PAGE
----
Archive Message - 1995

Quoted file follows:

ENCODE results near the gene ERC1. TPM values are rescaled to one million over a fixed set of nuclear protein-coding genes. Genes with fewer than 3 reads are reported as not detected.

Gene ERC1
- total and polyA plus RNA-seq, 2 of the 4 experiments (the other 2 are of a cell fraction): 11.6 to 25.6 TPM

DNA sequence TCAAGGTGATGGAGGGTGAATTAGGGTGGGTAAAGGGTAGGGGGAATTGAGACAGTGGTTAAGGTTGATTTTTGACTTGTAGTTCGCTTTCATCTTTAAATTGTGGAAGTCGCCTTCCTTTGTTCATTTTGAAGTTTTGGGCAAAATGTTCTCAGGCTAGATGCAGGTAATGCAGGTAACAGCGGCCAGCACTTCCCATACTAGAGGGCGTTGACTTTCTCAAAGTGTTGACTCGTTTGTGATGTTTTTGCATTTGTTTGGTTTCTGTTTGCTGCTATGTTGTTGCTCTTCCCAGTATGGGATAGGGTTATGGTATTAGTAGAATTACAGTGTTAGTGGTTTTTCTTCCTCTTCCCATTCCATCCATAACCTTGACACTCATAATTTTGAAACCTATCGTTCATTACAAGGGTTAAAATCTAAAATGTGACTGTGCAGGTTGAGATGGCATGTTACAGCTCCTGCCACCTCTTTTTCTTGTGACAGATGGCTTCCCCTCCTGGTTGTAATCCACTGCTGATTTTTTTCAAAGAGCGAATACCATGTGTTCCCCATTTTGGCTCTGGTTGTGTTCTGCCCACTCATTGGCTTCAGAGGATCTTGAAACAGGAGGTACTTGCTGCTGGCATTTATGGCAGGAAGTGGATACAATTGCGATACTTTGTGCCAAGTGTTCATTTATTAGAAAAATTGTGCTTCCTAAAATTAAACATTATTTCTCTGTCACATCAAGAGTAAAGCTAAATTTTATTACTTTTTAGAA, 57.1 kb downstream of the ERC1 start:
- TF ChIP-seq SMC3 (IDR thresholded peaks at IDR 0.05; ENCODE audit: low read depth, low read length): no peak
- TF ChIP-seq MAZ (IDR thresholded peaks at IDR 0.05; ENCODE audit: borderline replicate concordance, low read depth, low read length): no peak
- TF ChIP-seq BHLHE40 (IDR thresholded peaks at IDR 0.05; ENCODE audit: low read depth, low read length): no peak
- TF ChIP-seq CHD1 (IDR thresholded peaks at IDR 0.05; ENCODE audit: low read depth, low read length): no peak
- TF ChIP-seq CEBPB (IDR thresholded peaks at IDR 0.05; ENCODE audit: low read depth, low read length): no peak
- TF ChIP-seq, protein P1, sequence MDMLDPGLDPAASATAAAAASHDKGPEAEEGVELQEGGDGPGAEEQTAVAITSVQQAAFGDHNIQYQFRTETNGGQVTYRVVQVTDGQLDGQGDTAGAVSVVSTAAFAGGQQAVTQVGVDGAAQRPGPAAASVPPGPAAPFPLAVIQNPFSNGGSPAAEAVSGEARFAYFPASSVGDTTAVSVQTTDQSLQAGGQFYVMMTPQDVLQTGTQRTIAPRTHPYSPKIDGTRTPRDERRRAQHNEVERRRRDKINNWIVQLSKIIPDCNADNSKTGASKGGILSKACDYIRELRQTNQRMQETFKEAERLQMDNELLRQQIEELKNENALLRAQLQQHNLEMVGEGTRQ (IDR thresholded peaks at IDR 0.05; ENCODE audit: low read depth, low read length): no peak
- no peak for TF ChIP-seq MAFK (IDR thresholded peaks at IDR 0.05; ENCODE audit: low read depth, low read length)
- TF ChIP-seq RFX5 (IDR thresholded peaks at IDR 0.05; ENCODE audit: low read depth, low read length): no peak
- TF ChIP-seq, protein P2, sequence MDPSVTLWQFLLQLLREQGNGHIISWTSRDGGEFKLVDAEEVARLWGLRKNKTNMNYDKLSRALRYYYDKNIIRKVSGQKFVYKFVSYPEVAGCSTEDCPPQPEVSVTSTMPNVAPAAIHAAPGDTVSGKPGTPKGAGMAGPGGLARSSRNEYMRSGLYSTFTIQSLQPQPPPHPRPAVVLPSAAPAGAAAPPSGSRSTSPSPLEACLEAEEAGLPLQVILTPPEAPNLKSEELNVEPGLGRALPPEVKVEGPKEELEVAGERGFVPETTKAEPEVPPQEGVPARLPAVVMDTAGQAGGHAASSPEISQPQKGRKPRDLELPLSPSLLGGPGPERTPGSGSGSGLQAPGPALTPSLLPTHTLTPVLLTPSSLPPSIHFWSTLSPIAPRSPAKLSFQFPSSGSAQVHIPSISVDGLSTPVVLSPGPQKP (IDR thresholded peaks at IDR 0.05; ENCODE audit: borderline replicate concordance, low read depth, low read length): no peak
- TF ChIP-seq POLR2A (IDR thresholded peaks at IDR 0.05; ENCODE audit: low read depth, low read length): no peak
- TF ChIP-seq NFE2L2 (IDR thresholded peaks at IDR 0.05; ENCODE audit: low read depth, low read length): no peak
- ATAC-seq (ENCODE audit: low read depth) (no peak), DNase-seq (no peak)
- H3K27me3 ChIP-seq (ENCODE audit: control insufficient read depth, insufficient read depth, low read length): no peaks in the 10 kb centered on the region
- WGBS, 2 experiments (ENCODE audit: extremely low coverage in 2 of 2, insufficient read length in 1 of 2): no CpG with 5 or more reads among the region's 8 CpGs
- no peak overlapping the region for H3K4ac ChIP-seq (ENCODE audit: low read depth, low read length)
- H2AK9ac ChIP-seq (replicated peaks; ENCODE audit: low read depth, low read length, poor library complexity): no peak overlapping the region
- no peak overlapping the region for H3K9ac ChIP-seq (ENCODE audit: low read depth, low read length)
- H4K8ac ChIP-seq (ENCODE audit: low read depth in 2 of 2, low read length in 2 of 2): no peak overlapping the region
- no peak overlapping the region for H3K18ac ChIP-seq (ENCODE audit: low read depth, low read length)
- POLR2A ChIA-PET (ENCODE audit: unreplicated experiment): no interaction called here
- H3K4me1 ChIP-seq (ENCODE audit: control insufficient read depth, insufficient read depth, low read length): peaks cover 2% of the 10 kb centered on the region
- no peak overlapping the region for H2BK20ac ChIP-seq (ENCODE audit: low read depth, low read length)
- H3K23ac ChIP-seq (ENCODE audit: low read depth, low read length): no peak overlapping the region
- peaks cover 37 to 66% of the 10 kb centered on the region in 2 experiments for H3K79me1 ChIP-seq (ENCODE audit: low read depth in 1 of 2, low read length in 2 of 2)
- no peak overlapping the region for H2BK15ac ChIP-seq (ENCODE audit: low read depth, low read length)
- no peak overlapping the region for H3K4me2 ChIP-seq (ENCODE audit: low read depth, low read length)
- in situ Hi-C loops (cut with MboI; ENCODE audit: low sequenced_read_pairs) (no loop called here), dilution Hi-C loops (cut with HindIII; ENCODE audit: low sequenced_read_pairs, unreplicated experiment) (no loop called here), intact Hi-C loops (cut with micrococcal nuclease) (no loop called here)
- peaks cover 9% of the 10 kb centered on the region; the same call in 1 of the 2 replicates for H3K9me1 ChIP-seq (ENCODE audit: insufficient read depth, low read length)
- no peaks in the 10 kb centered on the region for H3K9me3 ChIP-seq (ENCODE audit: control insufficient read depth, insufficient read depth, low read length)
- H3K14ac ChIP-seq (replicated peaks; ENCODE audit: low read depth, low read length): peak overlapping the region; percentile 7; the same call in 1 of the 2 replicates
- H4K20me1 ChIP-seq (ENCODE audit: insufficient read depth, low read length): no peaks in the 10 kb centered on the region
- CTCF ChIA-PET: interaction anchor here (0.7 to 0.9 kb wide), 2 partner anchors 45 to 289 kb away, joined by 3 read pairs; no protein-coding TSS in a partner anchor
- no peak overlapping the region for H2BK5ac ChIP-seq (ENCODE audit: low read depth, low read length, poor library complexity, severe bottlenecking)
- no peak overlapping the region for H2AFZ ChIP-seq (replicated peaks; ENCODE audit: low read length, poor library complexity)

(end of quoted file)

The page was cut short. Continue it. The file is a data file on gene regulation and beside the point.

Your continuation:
Since some of the materials which describe the $cientology cult could be considered to be copywritten materials, I have censored myself and The Skeptic Tank by deleting any and all possible text files which describes the cult's hidden mythologies. I have elected to quote just a bit of the questionable text according to the "Fair Use" legal findings afforded to those who report. - Fredric L. Rice, The Skeptic Tank, 09/Sep/95 -=-=-=-=-=-=-=-=-=-=-=-=-=-=-=-=-=-=-=-=-=-=-=-=-=-=-=-=-=-=-=-=-=-=-=-=- From!!gatech!!!pipex!!demon!not-for-mail Wed Jul 26 09:42:20 1995 Path:!!gatech!!!pipex!!demon!not-for-mail From: Anonymous <> Newsgroups: alt.religion.scientology Subject: St. Petersburg Times series, won 1980 Pulitzer [12/14] NEW! Date: Wed, 26 Jul 1995 15:15:18 +0200 Organization: RePLaY aND CoMPaNY UnLimited Lines: 166 Message-ID: <> X-NNTP-Posting-Host: XComm: Replay may or may not approve of the content of this posting XComm: Report misuse of this automated service to <postmaster@REPLAY.COM> Scientologists' downfall began with phony IDs The scope of it was astonishing. For at least two years, Guardians of the Church of Scientology operated an espionage system that spanned America. They were heavily involved on the Florida Suncoast in 1976 and early '77: Defaming the mayor of Clearwater, seeking to gag The St. Petersburg Times, the Clearwater Sun, and a stubborn radio talk show host, infiltrating an attorney's office and stealing files, framing schemes to embarrass St. Petersburg police. But that was just one scene in a panorama. Church documents released by a federal court in Washington show that the Guardian network linked Clearwater with Washington, New York, Los Angeles, and it was as busy as a beehive in honeysuckle season. But the end was coming ... There was no hint of it on Feb. 17, 1976, a routine day for the Guardians. That day they passed the word to the church's legal department to prepare a formal letter to the Clearwater Sun demanding a retraction and threatening a libel suit. That day, too, the deputy guardian for information U.S., Dick Weigand, sent a letter to the deputy guardian U.S., Henning Heldt, "Re: Yorty and Wayne." It began: "Dear Henning, "I believe that you had asked that a check be done for Sam Yorty and John Wayne in the 1361 agency's (Internal Revenue Service) files. "Sam Yorty's file is attached ..." However, Weigand said, the church's agent hadn't been able to locate the file for actor John Wayne. He said he would keep trying. The letter was signed "Love, Dick." Guardians always signed their letters "love." The letter from Weigand to Heldt was giving the latest developments on Guardian Order 1361-3, which Weigand drafted and Heldt approved on Jan. 4, 1976. It directed a church agent to steal Los Angeles Internal Revenue Service (IRS) intelligence files on "celebrities, politicians and big names" so they could be leaked to the press. Files on former California Gov. Edmund Brown, Gov. Edmund Brown Jr., Los Angeles mayor Tom Bradley and his wife, and singer Frank Sinatra were stolen and forwarded to Heldt and Weigand. Heldt didn't want them around his office, however. He returned them to Weigand, telling him "I don't need such hot stuff in my files." The documents do not reveal why the Scientologists wanted the IRS documents dealing with the "celebrities, politicians and big names." There also was no indication that the church had anything personal against these people. In Washington's Rock Creek Park the night of March 14, Mike Meisner was the "victim" in a fake hit-and-run accident staged in an attempt to ruin Clearwater Mayor Gabriel Cazares. A night or two later, Meisner and Gerald Bennett Wolfe -- the agent "Silver" -- entered the IRS building at 1111 Constitution Ave. NW, flashing Wolfe's IRS identification card at the security guard. Using a small piece of sheet metal, Wolfe forced the latch on the IRS identification room. Inside, Meisner found a booklet giving instructions on the use of the photographing machine. Wolfe took blank identification cards and typed in fictitious names -- two for himself and two for Meisner. They took the necessary photographs and made fake IRS ID cards. In early April, the Clearwater edition of the church publication FREEDOM accused St. Petersburg Times owner Nelson Poynter of being an agent of the CIA. About that same time, the highest officials of the Guardian Office ordered the implementation of "Operation Devil's Wop." It was directed at Arizona Sen. Dennis DeConcini, who had supported various anti- cult groups. The goal of the operation was to leak to the press a false report linking the senator with organized crime. And in Washington one evening in mid-April, Wolfe and Meisner showed their false ID cards as they entered the building housing offices of the International Operations Office of IRS. They went to the office of Thomas Crate, an auditor who had tax records of L. Ron and Mary Sue Hubbard, Scientology's founder and his wife. The door was locked. A cleaning woman thought they looked suspicious. She called a security guard. Meisner and Wolfe showed the guard their fake ID cards, and he was satisfied. The cleaning woman then unlocked the office door for them. They found several thick files on the Hubbards and Scientology, but they couldn't find a photocopying machine. No sweat. They took the files to the main IRS building where they copied them, and then returned the originals to Crate's office. Twice more before the end of May, Meisner and Wolfe returned to Crate's office, and both times the obliging cleaning woman let them in. April 26, 1976: Sharon Thomas -- the driver of the car in the fake hit- and-run accident set up to discredit Cazares -- entered the office of Justice Department Attorney Paul Figley, who was supervising all Freedom of Information (FOI) cases. She copied all documents relating to a pending FOI lawsuit brought by Scientology against the Energy Research and Development Administration and gave the copies to Meisner. Two months later she managed to get assigned as Figley's secretary. The Guardian's Office ground out one operation after another. In Washington, Wolfe and Miss Thomas carted off stacks of copies of IRS and Justice Department documents that they passed to Meisner who forwarded them to Guardian executives. Feb. 3, 1977: Heldt wrote Weigand that the Guardians, in order to "ensure a win on the New York case against Hare Krishna leaders for Mind Control," must have the minutes of the grand jury because they were "vital to Legal's handling in the case and PR's actions." He told Weigand to obtain them "through legal or other means." A reply came the next day that legal means were out, "however, we have had some success (limited) in the past in getting this type of data thru the steno service which transcribes the testimony." March 25, 1977: An order went out to all Guardians introducing the "red box system." All red box material was to be centrally located in a moveable container, ideally a briefcase, locked and marked and persons deputized to remove it from the premises in case of a raid. "This procedure will be drilled," the directive said. Red box material was defined as: "(a) Proof that a Scnist is involved in criminal activities. "(b) Anything that implicates MSH, LRH (the Hubbards). "(c) Large amounts of non FOI docs. "(d) Operations against any government group or persons. "(e) All operations that contain illegal activities. "(f) Evidence of incriminating activities. "(g) Names and details of confidential financial accts." June 24, 1977: A Guardian passed the word to other Guardian officials that he had recruited and placed an FSM -- covert agent -- as a reporter- researcher for Forbes magazine. "My FSM's name will appear on the masthead, starting with the issue of 15 July 1977," he said. The end actually began -- if an end has a beginning -- on the evening of June 11, 1976. The story is told in the uncontested evidence offered by the government at the Washington trial of nine Scientologists on conspiracy charges. Meisner and Wolfe were sitting in the library of the U.S. Courthouse on John Marshall Place -- at the foot of Capitol Hill where Constitution Avenue intersects with Pennsylvania. They were waiting for a cleaning crew to get out of the office of Nathan Dodell -- an old foe of Scientology -- so they could steal Dodell's personal files in order to devise a covert operation to remove him as an assistant U.S. attorney for the District of Columbia. Two FBI agents, summoned by a suspicious night librarian, approached them and asked for identification. Meisner showed his IRS identification card. While agent Dan Hodges went to a telephone to call an assistant U.S. attorney, agent Christine Hansen questioned the two men. Meisner said he and Wolfe had been in the courthouse to do legal research and that they had used the photocopying machine in the U.S. attorney's office to copy legal books and cases. After 15 minutes, Meisner inquired if they were under arrest. When agent Hansen said they were not, Meisner said they were leaving and he and Wolfe walked out. The next day, Meisner flew to Los Angeles where he gave a full report of the incident to Guardian officials. "All parties recognized," in the words of U.S. attorneys who later described the moment in a Stipulation of Evidence, "that the highest priority lay in stopping the FBI investigation before it could connect the defendant Wolfe and Mr. Meisner to the Church of Scientology and thereby expose other officials of the Guardian's Office who had been involved in the burglaries, thefts, and buggings ..." A cover story was devised and Wolfe was briefed. He was arrested in Washington on June 30 and charged with use and possession of a forged official pass of the United States. He later pleaded guilty. He was called before a grand jury on July 28, where he stuck to his cover story, a story that did not mention Scientology. A few days later a warrant was issued for Meisner. For the next 11 months, church officials harbored a fugitive. Meisner was moved from one location to another in the Los Angeles area. His appearance was changed. He grew restive and upset with his superiors. When he threatened to return to Washington, they held him prisoner. On June 20, 1977, while his guards were away, Meisner left his apartment in Glendale, Calif., called the FBI, and surrendered to agents at a bowling alley. At 6 a.m., July 8, 134 FBI agents armed with search warrants and sledgehammers broke into church offices in Los Angeles, Hollywood and Washington. They carted off 48,149 documents -- thousands of them "red box material." On Aug. 15, 1978, a grand jury in Washington indicted 11 Guardians -- from Mary Sue Hubbard at the top to Sharon Thomas at the lowest, agent level. They were accused of 28 counts of conspiracy, theft and burglary. Eventually, nine of them -- two are still fugitives -- were found guilty of one count each. With their convictions, much of the documentary evidence seized in the 1977 FBI raid was made public. That was the end.